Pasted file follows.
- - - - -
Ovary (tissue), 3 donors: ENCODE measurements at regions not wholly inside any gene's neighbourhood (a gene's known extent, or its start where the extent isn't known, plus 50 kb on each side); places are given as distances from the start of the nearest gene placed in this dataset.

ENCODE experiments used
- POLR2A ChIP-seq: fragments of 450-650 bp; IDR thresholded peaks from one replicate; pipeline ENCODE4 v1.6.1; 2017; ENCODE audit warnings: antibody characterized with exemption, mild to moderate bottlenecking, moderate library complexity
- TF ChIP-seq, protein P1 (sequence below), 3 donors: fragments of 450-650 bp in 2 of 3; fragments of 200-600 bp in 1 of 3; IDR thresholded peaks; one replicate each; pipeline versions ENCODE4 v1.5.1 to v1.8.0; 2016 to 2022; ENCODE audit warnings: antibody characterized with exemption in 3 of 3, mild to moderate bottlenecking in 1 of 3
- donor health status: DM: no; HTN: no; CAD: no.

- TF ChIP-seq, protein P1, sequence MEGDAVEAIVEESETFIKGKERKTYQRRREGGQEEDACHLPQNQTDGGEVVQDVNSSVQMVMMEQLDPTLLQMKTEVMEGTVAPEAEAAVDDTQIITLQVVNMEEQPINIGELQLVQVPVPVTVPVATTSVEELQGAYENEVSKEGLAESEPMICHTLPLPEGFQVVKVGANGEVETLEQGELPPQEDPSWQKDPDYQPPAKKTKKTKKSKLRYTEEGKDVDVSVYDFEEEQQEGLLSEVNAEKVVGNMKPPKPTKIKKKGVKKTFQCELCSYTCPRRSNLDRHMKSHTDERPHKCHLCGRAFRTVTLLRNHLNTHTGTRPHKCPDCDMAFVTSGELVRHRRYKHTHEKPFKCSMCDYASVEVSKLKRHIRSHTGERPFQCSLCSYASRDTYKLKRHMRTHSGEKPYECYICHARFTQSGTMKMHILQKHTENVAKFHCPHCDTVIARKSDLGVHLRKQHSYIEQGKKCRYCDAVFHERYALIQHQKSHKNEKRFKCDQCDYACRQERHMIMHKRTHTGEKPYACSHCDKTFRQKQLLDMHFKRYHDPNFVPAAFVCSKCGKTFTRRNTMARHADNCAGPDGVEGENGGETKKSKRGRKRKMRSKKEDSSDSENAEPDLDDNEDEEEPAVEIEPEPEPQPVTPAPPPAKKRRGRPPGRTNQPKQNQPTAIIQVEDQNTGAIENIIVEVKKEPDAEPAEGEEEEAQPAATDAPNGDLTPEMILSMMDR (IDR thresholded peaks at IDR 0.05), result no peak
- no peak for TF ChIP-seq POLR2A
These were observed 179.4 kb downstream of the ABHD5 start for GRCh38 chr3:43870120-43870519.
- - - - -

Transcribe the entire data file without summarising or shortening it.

Ovary (tissue), 3 donors: ENCODE measurements at regions not wholly inside any gene's neighbourhood (a gene's known extent, or its start where the extent isn't known, plus 50 kb on each side); places are given as distances from the start of the nearest gene placed in this dataset.

ENCODE experiments used
- POLR2A ChIP-seq: fragments of 450-650 bp; IDR thresholded peaks from one replicate; pipeline ENCODE4 v1.6.1; 2017; ENCODE audit warnings: antibody characterized with exemption, mild to moderate bottlenecking, moderate library complexity
- TF ChIP-seq, protein P1 (sequence below), 3 donors: fragments of 450-650 bp in 2 of 3; fragments of 200-600 bp in 1 of 3; IDR thresholded peaks; one replicate each; pipeline versions ENCODE4 v1.5.1 to v1.8.0; 2016 to 2022; ENCODE audit warnings: antibody characterized with exemption in 3 of 3, mild to moderate bottlenecking in 1 of 3
- donor health status: DM: no; HTN: no; CAD: no.

- TF ChIP-seq, protein P1, sequence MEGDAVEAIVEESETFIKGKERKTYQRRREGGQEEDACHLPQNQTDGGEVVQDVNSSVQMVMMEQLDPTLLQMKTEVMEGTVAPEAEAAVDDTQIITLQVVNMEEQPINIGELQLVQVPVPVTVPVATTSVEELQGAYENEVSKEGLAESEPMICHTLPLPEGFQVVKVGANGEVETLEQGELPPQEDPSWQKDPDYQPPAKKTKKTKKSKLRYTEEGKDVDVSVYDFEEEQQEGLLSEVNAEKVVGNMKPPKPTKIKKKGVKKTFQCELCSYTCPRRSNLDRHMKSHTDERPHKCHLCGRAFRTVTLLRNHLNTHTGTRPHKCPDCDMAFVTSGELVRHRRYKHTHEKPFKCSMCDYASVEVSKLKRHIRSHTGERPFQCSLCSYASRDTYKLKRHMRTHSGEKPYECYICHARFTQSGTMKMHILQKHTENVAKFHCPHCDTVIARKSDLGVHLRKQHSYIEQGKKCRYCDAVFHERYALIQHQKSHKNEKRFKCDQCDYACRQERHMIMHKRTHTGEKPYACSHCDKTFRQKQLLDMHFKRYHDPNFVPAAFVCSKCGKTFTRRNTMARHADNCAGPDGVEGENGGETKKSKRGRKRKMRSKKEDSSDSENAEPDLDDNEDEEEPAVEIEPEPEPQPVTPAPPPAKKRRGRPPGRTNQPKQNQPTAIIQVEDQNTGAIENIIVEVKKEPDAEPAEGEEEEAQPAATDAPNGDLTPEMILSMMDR (IDR thresholded peaks at IDR 0.05), result no peak
- no peak for TF ChIP-seq POLR2A
These were observed 179.4 kb downstream of the ABHD5 start for GRCh38 chr3:43870120-43870519.